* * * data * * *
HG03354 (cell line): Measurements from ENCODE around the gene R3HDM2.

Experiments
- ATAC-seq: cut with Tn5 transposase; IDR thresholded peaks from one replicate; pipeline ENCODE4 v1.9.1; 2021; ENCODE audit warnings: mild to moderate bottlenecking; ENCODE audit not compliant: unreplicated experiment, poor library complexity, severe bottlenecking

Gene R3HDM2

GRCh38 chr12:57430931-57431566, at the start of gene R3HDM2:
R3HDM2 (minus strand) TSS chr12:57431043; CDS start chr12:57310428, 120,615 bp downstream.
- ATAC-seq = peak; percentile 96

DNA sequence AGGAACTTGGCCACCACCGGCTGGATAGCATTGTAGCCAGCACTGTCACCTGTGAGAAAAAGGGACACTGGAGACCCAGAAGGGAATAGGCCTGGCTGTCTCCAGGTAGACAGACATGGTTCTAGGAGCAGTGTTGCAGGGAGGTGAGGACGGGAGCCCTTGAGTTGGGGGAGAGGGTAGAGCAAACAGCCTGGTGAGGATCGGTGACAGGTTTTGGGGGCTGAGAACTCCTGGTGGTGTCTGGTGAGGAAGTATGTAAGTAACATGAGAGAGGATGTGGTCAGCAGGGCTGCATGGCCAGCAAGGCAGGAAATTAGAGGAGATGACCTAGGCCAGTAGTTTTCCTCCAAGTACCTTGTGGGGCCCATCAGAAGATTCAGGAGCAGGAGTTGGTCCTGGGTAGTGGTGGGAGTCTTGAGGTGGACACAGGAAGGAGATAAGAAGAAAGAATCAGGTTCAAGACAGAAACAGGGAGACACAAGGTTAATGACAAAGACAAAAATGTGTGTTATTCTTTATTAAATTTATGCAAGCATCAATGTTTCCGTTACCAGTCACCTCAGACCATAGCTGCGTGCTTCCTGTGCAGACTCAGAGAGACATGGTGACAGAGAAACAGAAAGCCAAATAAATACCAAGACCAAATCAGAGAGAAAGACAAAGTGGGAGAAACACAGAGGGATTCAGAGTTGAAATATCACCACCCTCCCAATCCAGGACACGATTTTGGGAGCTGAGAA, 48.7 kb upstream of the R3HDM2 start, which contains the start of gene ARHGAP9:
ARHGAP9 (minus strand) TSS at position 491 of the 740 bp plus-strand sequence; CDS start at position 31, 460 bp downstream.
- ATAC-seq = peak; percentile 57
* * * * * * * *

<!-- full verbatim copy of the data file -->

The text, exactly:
HG03354 (cell line): Measurements from ENCODE around the gene R3HDM2.

Experiments
- ATAC-seq: cut with Tn5 transposase; IDR thresholded peaks from one replicate; pipeline ENCODE4 v1.9.1; 2021; ENCODE audit warnings: mild to moderate bottlenecking; ENCODE audit not compliant: unreplicated experiment, poor library complexity, severe bottlenecking

Gene R3HDM2

GRCh38 chr12:57430931-57431566, at the start of gene R3HDM2:
R3HDM2 (minus strand) TSS chr12:57431043; CDS start chr12:57310428, 120,615 bp downstream.
- ATAC-seq = peak; percentile 96

DNA sequence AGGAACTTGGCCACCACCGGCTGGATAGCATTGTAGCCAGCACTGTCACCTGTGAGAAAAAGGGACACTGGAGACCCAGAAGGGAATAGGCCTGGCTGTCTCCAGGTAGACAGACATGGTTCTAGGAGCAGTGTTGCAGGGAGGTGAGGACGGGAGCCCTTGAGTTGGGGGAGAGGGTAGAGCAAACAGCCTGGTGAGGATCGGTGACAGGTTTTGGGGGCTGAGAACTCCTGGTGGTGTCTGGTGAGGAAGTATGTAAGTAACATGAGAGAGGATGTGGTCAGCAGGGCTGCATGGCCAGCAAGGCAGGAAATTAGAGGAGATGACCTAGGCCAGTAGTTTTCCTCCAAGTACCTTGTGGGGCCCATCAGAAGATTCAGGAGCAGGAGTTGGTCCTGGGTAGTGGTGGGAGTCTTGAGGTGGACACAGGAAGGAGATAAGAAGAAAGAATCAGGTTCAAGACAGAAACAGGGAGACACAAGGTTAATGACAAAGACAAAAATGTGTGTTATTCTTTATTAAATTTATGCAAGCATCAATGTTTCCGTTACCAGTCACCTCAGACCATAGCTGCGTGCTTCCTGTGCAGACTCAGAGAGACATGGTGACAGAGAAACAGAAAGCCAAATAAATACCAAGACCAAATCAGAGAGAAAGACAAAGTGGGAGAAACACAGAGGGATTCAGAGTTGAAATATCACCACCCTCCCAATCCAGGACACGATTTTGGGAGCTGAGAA, 48.7 kb upstream of the R3HDM2 start, which contains the start of gene ARHGAP9:
ARHGAP9 (minus strand) TSS at position 491 of the 740 bp plus-strand sequence; CDS start at position 31, 460 bp downstream.
- ATAC-seq = peak; percentile 57